The Horse's Mouth

Mervyn Miller
National Theatre and Oberon Books

Everybody who has seen War Horse, the National Theatre's Christmas show adaptation of Michael Morpurgo's teen novel, will be fascinated by this volume about its making.

Mervyn Miller was in the centre of events throughout, in his dual roles as Young Joey, the pony that would grow to be the centre of a story about the First World War; and Emilie, a little French girl who befriended him.

His perspective on the events that led to what became a memorable production is invaluable both for practitioners and those who will form what should be a packed Olivier audience throughout the run.

The attractions of this collaboration between actors, writers and directors on the one hand and puppeteers and video designers on the other must be unique, at least in this country.

The component parts inevitably started with the selection of Morpurgo's book as appropriate subject matter for a successor to His Dark Materials and Coram Boy. This was hardly obvious material for a play, since the protagonist is a horse, whom it was decided at an early point in proceedings would remain silent throughout the play.

This presented many challenges for the co-directors, Tom Morris whose experience at BAC was invaluable in creating the physical and visual effects and Marianne Elliott who is more used to text-based work. They introduced writer Nick Stafford into the mix, together with designer Rae Smith and the video team from Fifty Nine Productions.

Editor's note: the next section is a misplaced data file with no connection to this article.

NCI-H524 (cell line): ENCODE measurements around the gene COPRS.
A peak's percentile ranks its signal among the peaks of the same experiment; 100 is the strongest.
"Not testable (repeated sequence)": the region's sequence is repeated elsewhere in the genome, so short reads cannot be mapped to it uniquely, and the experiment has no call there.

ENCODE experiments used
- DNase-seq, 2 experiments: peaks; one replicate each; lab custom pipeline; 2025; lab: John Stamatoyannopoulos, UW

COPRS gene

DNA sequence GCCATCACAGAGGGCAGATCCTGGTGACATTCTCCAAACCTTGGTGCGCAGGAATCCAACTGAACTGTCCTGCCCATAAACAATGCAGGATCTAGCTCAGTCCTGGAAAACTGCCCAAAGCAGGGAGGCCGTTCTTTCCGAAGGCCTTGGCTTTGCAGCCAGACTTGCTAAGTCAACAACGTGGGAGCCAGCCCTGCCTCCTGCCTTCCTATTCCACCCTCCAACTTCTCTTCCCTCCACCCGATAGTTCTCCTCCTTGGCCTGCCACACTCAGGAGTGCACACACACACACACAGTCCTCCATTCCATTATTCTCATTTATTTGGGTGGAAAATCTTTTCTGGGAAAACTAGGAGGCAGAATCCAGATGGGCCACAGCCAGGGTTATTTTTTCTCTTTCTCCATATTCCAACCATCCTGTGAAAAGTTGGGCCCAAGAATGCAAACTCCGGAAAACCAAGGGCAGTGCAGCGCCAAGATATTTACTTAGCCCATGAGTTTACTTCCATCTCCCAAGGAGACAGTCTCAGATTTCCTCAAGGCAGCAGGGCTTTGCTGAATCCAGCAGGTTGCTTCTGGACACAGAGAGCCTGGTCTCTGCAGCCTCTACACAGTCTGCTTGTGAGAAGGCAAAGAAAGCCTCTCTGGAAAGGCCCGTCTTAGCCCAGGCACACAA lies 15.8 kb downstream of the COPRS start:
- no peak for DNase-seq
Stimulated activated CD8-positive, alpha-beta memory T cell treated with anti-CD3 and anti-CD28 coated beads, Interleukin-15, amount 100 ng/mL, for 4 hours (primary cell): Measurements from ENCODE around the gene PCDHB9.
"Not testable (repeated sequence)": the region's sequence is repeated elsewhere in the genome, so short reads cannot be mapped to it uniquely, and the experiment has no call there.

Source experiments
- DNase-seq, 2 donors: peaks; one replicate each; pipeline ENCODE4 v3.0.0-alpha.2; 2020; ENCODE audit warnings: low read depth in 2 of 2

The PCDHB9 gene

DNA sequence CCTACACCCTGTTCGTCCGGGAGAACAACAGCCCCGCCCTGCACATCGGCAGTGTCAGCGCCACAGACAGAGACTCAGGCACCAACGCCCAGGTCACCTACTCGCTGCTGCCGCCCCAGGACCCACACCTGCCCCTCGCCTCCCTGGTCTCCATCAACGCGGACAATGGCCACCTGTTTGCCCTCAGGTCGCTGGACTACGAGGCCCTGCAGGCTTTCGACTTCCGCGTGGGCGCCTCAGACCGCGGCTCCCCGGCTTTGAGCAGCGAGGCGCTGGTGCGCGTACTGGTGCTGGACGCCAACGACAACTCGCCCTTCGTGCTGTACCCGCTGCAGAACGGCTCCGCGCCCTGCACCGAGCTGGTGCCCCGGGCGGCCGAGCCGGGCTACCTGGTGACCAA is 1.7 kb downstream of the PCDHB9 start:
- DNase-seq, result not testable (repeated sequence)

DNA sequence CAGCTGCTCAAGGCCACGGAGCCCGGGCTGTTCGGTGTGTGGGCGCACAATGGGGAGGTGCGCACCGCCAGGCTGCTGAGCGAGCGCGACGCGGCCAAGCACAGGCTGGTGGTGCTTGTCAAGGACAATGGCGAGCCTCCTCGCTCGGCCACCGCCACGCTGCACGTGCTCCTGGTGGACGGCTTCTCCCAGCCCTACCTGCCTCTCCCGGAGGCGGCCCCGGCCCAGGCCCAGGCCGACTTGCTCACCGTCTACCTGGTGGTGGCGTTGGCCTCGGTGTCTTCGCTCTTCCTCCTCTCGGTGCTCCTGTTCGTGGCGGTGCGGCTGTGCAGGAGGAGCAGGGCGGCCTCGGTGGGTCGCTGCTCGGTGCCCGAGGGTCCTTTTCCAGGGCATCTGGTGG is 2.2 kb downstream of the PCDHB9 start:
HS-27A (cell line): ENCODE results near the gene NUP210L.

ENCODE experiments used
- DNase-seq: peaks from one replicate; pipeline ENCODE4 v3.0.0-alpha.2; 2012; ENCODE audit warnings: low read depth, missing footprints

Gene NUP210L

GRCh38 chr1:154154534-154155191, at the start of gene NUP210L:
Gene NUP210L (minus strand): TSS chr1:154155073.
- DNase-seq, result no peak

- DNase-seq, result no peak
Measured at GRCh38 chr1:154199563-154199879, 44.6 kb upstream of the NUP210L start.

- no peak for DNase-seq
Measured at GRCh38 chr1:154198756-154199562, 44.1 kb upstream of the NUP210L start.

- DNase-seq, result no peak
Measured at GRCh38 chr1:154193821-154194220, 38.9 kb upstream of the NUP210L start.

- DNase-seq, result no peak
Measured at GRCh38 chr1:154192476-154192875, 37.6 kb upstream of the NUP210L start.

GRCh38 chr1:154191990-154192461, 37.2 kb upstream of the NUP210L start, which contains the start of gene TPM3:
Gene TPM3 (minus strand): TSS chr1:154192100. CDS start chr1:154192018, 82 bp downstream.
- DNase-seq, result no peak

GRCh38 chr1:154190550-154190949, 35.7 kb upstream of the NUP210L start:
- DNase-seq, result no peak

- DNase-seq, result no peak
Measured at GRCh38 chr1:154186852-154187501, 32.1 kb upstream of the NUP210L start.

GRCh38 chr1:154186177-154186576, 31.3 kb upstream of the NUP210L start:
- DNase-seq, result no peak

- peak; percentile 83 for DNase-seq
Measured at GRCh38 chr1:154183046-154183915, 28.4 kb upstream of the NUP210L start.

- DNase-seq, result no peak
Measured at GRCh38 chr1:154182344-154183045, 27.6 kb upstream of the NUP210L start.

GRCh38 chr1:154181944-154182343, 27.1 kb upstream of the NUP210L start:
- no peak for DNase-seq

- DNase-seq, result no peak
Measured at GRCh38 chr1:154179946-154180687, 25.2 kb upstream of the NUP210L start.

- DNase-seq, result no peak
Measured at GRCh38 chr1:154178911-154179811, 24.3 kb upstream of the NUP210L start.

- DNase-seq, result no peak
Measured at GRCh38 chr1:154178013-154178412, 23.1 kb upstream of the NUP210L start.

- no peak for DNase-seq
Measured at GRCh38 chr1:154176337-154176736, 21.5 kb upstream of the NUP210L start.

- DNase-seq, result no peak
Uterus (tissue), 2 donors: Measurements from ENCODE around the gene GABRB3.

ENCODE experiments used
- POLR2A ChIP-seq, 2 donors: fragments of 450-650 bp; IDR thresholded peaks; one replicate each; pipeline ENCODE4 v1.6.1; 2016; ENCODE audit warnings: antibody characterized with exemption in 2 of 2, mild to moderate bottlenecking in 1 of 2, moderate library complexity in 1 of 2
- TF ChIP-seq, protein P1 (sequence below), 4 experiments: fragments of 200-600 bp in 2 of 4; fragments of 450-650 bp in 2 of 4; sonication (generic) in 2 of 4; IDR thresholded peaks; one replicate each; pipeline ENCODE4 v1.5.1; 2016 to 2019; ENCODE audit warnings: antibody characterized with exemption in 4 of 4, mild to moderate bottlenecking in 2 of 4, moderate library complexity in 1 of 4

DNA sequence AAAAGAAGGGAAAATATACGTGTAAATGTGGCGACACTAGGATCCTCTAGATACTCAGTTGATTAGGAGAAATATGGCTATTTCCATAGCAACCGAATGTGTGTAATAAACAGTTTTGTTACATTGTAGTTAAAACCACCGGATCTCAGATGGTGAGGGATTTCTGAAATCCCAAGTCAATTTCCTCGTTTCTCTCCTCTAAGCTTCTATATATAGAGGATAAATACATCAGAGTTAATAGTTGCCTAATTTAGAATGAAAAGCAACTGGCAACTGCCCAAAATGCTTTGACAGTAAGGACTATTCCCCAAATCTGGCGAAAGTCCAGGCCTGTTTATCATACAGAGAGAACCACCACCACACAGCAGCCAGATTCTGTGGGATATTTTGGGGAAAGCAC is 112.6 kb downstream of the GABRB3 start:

Even this large creative team was only a starting point, since the whole project rested on the remarkable talents of a South African theatre and puppet making company, Handspring, without whose Adrian Kohler and Basil Jones this show would have been much the poorer and quite possibly would not have existed. They built the remarkable horses, seen in a series of graphic photos in the middle of the book and around whom the production was crafted.

This presented unique challenges to actors, puppeteers and directors, as much of the theatre rule book (if there is such a thing) had to be ignored. It is bad enough to act with animals and children but possibly even worse when you have to play part or the whole of an animal or child or act with puppet versions of them.

However, a talented and versatile 30-strong team of actors and musicians knuckled down and worked extremely hard during the rehearsal period to present what became a unique theatrical experience exploring both war and the relationships between both animals and humans and humans and humans.

The book has been logically compiled, considering the way in which a novel about war could be effectively presented on stage, looking at the way in which the National Theatre operates, and then exploring the puppets and the space in which they were to be viewed.

The Horse's Mouth may be priced rather highly for the average pocket but it offers a valuable insight into the way in which a large ensemble worked together to invent a new theatrical language and then perfected it before the play finally opened in front of 1200 people in October, 2007. In particular, the way in which the two directors collaborated and their interaction with the puppet company is fascinating and perhaps offers a view of one possible future strand of theatre.

Reviewer: Philip Fisher

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